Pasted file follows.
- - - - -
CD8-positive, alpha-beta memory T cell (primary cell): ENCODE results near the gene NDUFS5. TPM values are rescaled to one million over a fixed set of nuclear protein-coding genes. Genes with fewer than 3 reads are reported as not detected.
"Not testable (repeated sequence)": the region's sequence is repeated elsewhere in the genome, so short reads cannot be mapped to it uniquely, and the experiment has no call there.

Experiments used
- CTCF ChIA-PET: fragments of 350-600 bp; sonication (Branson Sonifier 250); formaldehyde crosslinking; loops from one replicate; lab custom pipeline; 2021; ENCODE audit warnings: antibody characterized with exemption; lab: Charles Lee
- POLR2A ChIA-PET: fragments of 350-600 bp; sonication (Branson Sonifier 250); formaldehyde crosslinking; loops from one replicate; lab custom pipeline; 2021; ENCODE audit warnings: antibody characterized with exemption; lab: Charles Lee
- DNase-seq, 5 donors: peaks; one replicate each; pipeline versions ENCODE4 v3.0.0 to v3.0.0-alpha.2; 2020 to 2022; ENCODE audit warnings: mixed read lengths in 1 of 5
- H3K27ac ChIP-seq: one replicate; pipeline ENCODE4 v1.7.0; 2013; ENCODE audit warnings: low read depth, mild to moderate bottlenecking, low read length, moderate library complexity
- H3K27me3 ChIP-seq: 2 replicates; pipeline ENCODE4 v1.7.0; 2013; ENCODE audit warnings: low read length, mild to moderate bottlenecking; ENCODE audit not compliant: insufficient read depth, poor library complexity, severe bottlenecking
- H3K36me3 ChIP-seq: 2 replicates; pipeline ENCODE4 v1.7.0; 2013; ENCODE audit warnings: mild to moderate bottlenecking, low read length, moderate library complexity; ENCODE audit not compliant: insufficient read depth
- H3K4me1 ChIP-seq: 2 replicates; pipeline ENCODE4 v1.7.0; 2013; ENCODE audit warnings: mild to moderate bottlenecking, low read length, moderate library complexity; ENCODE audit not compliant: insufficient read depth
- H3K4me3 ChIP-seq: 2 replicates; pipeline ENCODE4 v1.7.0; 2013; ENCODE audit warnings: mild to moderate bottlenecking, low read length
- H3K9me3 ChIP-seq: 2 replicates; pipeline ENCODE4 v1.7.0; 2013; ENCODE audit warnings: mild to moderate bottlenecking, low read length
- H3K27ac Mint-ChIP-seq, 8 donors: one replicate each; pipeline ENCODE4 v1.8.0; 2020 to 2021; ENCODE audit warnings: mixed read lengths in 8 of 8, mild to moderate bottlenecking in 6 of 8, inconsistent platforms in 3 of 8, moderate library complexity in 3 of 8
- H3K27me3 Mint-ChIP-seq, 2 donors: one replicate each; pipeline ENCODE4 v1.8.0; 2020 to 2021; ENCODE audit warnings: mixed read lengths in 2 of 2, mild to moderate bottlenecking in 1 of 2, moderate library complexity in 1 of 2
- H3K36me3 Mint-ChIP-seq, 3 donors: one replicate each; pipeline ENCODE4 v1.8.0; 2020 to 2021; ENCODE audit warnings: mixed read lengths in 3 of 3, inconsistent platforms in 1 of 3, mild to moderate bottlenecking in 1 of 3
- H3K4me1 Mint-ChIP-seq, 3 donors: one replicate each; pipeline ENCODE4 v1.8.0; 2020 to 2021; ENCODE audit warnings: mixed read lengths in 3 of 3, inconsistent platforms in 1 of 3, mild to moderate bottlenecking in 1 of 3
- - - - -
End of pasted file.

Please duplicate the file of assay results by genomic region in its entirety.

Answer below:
CD8-positive, alpha-beta memory T cell (primary cell): ENCODE results near the gene NDUFS5. TPM values are rescaled to one million over a fixed set of nuclear protein-coding genes. Genes with fewer than 3 reads are reported as not detected.
"Not testable (repeated sequence)": the region's sequence is repeated elsewhere in the genome, so short reads cannot be mapped to it uniquely, and the experiment has no call there.

Experiments used
- CTCF ChIA-PET: fragments of 350-600 bp; sonication (Branson Sonifier 250); formaldehyde crosslinking; loops from one replicate; lab custom pipeline; 2021; ENCODE audit warnings: antibody characterized with exemption; lab: Charles Lee
- POLR2A ChIA-PET: fragments of 350-600 bp; sonication (Branson Sonifier 250); formaldehyde crosslinking; loops from one replicate; lab custom pipeline; 2021; ENCODE audit warnings: antibody characterized with exemption; lab: Charles Lee
- DNase-seq, 5 donors: peaks; one replicate each; pipeline versions ENCODE4 v3.0.0 to v3.0.0-alpha.2; 2020 to 2022; ENCODE audit warnings: mixed read lengths in 1 of 5
- H3K27ac ChIP-seq: one replicate; pipeline ENCODE4 v1.7.0; 2013; ENCODE audit warnings: low read depth, mild to moderate bottlenecking, low read length, moderate library complexity
- H3K27me3 ChIP-seq: 2 replicates; pipeline ENCODE4 v1.7.0; 2013; ENCODE audit warnings: low read length, mild to moderate bottlenecking; ENCODE audit not compliant: insufficient read depth, poor library complexity, severe bottlenecking
- H3K36me3 ChIP-seq: 2 replicates; pipeline ENCODE4 v1.7.0; 2013; ENCODE audit warnings: mild to moderate bottlenecking, low read length, moderate library complexity; ENCODE audit not compliant: insufficient read depth
- H3K4me1 ChIP-seq: 2 replicates; pipeline ENCODE4 v1.7.0; 2013; ENCODE audit warnings: mild to moderate bottlenecking, low read length, moderate library complexity; ENCODE audit not compliant: insufficient read depth
- H3K4me3 ChIP-seq: 2 replicates; pipeline ENCODE4 v1.7.0; 2013; ENCODE audit warnings: mild to moderate bottlenecking, low read length
- H3K9me3 ChIP-seq: 2 replicates; pipeline ENCODE4 v1.7.0; 2013; ENCODE audit warnings: mild to moderate bottlenecking, low read length
- H3K27ac Mint-ChIP-seq, 8 donors: one replicate each; pipeline ENCODE4 v1.8.0; 2020 to 2021; ENCODE audit warnings: mixed read lengths in 8 of 8, mild to moderate bottlenecking in 6 of 8, inconsistent platforms in 3 of 8, moderate library complexity in 3 of 8
- H3K27me3 Mint-ChIP-seq, 2 donors: one replicate each; pipeline ENCODE4 v1.8.0; 2020 to 2021; ENCODE audit warnings: mixed read lengths in 2 of 2, mild to moderate bottlenecking in 1 of 2, moderate library complexity in 1 of 2
- H3K36me3 Mint-ChIP-seq, 3 donors: one replicate each; pipeline ENCODE4 v1.8.0; 2020 to 2021; ENCODE audit warnings: mixed read lengths in 3 of 3, inconsistent platforms in 1 of 3, mild to moderate bottlenecking in 1 of 3
- H3K4me1 Mint-ChIP-seq, 3 donors: one replicate each; pipeline ENCODE4 v1.8.0; 2020 to 2021; ENCODE audit warnings: mixed read lengths in 3 of 3, inconsistent platforms in 1 of 3, mild to moderate bottlenecking in 1 of 3